Is all exercise equally good for us?
Technically, all exercise is good for us in terms of movement for mental health benefits. However, exercise that is not enjoyable, that causes pain or that is done for extrinsic reasons, for example because someone else is doing it or someone told you to do it, etc., is not good for us.
Also, adding small bursts of physical activity throughout the day can be beneficial if these bursts are intentional—for example, if we plan them, notice them and pay attention to what we do and how we feel.
Is ‘runners high’ a real thing or a myth? Can you get a high from any exercise?
The prototypical ‘runner’s high’ has been used to describe any state during exercise when the mind and the body are in synch, aligned and free from self-criticisms and other thoughts, and you feel effortless while blending into the environment. Time flies by and you generally feel great.
It is likely that the ‘runner’s high’ is experienced in any exercise where these conditions are met, but it’s often easier to experience in longer, non-repetitive distances in the outdoors, so more conducive to running, paddling and cycling, for example. It is not likely to experience this state of flow during team sports or group activities because of the complexities of the environments and people.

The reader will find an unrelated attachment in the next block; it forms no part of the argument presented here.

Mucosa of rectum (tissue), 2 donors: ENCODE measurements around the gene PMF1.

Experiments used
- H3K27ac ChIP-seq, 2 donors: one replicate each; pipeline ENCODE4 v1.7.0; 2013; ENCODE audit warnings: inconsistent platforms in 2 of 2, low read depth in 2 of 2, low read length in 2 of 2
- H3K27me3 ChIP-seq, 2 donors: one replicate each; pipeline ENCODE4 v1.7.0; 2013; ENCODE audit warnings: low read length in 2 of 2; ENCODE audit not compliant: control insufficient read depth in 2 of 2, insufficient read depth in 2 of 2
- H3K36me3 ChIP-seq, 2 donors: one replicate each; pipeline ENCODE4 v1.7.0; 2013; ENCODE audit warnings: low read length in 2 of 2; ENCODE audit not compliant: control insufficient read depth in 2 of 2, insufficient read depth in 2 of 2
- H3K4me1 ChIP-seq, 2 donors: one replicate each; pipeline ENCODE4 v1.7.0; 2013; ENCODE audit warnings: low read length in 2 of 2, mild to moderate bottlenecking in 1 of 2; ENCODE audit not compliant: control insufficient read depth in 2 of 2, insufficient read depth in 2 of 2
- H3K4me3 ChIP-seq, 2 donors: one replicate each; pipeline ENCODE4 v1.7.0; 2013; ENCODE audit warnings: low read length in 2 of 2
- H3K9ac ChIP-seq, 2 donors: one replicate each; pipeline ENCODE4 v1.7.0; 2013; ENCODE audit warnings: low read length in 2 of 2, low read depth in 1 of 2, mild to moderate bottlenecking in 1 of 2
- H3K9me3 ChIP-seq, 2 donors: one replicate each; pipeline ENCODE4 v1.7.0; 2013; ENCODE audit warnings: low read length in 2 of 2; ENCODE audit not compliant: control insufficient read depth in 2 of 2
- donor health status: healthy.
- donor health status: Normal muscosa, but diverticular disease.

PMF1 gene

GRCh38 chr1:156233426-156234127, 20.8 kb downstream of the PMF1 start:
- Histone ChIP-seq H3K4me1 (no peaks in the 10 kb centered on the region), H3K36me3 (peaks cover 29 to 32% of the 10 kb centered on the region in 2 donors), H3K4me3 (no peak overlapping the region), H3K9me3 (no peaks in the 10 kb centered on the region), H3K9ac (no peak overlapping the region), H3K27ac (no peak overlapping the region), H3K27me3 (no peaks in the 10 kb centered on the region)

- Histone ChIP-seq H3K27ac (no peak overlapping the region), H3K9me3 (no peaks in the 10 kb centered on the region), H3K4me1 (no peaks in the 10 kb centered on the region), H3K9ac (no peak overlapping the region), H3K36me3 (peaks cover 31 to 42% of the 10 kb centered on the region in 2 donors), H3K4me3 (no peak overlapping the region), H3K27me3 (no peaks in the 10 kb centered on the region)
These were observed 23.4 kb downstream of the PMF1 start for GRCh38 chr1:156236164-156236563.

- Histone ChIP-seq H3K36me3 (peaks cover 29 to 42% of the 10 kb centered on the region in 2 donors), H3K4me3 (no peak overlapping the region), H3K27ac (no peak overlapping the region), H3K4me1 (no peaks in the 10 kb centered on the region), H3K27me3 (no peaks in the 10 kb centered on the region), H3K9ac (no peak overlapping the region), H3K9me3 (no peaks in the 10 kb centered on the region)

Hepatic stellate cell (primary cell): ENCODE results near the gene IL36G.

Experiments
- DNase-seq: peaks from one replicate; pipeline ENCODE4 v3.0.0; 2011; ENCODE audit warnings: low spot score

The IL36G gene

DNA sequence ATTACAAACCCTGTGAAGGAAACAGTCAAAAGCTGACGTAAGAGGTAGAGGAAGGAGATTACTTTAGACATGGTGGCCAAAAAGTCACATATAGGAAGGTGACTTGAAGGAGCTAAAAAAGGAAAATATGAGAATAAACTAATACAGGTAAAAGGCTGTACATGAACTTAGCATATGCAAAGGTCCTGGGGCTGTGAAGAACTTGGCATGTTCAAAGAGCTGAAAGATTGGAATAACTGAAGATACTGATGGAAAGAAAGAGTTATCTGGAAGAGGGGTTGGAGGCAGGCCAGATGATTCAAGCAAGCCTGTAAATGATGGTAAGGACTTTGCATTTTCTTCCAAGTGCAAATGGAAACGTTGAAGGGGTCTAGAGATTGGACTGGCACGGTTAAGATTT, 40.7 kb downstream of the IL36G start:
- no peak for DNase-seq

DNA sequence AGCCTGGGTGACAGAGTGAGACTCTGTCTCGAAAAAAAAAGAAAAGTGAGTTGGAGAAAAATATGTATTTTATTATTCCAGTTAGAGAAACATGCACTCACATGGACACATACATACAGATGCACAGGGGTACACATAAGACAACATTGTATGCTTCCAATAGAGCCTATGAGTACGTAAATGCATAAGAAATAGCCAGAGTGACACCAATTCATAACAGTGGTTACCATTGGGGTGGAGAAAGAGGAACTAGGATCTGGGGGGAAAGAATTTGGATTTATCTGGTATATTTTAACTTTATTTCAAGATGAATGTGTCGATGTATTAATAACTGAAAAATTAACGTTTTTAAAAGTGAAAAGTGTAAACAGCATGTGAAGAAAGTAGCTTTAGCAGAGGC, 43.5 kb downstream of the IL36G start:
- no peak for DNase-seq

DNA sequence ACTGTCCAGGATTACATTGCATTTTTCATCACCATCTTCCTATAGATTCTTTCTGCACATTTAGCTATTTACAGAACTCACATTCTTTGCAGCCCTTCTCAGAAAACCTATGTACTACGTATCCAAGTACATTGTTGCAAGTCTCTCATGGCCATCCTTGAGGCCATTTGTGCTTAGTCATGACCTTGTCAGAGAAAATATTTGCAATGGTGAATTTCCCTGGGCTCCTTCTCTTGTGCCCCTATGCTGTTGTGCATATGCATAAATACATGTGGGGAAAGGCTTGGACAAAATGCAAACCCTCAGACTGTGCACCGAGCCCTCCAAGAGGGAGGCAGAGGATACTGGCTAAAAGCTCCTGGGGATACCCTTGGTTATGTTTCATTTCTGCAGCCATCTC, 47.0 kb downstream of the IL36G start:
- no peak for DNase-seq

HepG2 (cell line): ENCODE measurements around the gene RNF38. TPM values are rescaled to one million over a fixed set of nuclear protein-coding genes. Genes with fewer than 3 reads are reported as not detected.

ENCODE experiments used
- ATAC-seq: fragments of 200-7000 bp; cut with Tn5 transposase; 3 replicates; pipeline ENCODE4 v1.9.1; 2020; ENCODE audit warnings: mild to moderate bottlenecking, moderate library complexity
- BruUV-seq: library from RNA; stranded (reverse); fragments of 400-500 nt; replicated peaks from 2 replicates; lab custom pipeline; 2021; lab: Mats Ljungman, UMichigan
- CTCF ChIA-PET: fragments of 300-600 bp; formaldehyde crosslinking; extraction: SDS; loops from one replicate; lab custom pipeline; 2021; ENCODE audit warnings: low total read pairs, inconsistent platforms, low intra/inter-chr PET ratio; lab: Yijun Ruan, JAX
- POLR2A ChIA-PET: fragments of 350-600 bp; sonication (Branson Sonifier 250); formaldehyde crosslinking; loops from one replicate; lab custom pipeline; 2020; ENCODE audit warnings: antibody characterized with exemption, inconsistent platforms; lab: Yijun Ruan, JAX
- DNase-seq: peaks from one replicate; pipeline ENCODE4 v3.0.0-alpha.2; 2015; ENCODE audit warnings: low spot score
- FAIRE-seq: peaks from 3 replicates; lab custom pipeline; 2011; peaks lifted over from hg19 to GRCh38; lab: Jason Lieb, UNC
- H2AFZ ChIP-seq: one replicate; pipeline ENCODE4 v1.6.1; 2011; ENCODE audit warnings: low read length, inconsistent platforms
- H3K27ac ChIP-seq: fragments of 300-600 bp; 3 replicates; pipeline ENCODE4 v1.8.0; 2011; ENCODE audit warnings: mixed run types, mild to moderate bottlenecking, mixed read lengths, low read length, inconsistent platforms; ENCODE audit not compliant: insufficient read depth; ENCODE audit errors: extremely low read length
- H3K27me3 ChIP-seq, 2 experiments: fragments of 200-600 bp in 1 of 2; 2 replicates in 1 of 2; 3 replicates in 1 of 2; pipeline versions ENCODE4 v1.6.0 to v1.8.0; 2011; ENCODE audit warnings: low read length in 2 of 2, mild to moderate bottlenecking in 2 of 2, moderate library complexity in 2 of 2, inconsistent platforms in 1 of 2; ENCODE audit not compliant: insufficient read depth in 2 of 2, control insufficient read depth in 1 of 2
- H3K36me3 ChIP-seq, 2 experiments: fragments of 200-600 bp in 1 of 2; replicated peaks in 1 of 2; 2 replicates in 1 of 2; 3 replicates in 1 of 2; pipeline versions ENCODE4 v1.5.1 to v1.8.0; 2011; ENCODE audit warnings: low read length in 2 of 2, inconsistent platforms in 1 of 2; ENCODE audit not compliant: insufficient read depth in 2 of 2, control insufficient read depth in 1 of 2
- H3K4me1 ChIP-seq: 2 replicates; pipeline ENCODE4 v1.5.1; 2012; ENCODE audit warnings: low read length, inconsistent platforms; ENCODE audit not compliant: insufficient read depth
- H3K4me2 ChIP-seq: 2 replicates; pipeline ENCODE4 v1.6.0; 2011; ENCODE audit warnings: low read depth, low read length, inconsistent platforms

Also, while this runner’s high or flow can be experienced in different intensities of exercise, it is more likely when you are pushing yourself at least a little bit. There has to be some effort needed to engage in the activity.
How has the MoveU.HappyU program been helping students relieve stress and anxiety?
The program is focused on tailored physical activity for each individual so that we are embracing the fact that exercise has to be enjoyable and building confidence while fostering maintenance.
In the results of the six week program, we consistently see significant decreases in stress, anxiety and symptoms of depression while also seeing increases in feelings of confidence, mastery, quality of life and self-esteem after the program has finished.
What would you advise students—and others—who want to become more physically active but can’t commit to a six week program?
Here are some tips for including physical activity into your day:
- Look for drop-in programs and activities on campus offered through KPE’s Sport and Recreation program. Try different activities and find your favorites that you can return to again and again.